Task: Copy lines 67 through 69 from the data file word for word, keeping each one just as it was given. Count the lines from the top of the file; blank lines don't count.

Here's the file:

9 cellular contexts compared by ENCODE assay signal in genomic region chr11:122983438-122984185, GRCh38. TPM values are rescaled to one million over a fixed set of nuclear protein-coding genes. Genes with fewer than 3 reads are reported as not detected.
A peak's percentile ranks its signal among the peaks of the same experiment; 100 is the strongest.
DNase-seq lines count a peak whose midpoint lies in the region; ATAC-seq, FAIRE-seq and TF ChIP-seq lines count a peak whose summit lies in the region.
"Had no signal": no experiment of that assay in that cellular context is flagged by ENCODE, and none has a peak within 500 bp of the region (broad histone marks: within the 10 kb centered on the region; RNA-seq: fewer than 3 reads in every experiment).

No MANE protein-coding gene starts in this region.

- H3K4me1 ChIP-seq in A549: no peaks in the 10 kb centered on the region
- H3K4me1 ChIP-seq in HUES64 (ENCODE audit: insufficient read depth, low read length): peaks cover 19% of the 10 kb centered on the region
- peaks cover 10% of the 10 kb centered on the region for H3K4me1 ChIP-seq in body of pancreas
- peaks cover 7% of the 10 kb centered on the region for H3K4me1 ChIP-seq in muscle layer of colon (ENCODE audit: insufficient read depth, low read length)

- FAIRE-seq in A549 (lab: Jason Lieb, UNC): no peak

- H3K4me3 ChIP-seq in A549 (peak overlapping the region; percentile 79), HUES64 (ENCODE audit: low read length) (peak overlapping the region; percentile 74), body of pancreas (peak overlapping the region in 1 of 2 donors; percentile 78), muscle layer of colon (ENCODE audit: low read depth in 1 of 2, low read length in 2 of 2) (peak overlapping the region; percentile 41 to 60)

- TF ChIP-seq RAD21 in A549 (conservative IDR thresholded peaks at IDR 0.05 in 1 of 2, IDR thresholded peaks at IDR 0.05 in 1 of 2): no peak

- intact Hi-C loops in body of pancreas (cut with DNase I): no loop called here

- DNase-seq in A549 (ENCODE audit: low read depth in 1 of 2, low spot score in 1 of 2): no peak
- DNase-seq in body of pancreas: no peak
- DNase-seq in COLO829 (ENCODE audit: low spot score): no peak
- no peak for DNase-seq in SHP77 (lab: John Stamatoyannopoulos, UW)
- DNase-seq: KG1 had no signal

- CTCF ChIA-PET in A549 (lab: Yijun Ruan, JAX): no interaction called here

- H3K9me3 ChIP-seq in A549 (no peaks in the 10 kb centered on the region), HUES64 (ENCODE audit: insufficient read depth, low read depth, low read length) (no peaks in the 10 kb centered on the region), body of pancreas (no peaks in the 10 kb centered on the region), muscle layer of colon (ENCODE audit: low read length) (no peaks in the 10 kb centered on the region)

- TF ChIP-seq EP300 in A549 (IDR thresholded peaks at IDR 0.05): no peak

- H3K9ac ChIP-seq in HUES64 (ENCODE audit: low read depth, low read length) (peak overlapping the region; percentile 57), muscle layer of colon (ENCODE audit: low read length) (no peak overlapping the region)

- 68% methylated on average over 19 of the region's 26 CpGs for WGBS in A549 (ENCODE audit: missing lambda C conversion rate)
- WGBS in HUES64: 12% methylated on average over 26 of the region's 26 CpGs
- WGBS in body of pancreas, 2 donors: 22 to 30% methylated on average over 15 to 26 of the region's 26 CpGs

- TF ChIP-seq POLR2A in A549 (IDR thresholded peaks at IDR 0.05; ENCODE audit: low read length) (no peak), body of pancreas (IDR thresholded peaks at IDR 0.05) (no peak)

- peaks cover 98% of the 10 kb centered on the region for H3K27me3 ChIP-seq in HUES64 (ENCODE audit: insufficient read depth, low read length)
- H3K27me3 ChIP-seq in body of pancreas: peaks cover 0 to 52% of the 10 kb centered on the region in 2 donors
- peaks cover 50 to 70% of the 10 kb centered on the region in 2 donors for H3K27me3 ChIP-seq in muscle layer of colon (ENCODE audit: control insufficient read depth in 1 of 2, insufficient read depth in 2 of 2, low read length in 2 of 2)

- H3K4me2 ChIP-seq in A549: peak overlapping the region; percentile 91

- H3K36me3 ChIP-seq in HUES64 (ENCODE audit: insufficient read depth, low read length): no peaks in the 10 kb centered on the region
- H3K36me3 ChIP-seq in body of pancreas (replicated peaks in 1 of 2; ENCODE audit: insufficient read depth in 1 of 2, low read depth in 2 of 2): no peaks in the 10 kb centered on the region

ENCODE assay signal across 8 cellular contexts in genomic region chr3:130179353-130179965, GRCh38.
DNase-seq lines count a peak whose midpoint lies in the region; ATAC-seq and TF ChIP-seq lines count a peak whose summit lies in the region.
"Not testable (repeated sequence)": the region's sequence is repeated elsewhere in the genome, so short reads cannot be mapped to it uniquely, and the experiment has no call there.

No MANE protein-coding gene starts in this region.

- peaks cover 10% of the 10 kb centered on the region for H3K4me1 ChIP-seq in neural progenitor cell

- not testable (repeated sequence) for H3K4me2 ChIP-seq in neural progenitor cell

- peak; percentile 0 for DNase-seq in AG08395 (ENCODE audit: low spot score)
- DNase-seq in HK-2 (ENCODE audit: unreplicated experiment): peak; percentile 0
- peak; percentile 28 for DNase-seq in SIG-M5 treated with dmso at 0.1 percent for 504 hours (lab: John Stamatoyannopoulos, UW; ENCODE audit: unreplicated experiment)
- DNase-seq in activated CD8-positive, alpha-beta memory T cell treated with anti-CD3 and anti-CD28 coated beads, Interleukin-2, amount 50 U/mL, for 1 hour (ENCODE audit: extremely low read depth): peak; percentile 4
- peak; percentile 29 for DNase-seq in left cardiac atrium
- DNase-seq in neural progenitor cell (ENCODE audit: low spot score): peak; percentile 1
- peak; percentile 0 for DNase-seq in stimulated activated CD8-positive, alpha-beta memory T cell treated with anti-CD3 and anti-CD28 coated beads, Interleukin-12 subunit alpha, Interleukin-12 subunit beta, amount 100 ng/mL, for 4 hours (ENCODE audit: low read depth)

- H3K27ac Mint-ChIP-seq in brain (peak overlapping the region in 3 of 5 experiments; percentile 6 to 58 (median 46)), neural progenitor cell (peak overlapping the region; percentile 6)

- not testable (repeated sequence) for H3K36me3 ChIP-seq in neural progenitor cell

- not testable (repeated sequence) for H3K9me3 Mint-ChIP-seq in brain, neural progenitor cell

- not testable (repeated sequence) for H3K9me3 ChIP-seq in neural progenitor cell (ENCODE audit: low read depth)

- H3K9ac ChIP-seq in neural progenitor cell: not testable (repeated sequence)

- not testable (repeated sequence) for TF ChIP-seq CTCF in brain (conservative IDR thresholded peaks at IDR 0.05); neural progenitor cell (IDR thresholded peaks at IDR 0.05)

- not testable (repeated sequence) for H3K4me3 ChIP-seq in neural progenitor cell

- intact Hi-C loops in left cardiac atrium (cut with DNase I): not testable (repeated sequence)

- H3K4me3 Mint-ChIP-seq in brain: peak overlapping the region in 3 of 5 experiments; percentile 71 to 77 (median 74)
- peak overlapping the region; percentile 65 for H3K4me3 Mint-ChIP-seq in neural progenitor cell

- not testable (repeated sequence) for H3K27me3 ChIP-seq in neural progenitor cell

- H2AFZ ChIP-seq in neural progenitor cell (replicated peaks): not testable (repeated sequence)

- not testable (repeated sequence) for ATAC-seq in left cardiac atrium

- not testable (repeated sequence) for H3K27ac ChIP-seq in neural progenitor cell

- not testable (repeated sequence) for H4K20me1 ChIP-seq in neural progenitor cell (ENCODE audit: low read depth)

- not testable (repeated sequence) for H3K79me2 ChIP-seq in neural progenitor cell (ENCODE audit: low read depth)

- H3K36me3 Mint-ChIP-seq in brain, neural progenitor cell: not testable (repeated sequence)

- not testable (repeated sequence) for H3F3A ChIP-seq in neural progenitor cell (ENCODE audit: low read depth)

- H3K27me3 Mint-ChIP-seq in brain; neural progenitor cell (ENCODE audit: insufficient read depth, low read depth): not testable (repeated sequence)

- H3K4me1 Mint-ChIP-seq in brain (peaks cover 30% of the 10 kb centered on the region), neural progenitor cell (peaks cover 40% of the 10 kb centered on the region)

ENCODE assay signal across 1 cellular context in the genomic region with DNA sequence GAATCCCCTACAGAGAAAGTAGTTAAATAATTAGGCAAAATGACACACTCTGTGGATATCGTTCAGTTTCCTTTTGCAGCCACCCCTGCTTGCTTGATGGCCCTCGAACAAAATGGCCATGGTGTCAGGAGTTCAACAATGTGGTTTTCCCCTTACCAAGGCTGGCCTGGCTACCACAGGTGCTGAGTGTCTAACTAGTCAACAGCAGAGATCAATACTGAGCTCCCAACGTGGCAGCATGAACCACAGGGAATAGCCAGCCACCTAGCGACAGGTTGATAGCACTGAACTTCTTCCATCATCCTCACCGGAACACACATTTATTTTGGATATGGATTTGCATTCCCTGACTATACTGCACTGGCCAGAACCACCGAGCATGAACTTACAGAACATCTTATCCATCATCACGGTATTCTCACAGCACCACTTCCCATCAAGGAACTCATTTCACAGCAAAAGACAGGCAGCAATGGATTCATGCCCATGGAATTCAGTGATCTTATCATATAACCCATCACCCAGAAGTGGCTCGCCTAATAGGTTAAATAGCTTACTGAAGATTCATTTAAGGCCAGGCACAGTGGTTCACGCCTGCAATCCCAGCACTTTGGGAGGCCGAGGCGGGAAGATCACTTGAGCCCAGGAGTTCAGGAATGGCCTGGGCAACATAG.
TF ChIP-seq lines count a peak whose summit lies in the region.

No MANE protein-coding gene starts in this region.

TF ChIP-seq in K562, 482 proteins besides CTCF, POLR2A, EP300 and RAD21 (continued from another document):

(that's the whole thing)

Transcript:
TF ChIP-seq lines count a peak whose summit lies in the region.

No MANE protein-coding gene starts in this region.

TF ChIP-seq in K562, 482 proteins besides CTCF, POLR2A, EP300 and RAD21 (continued from another document):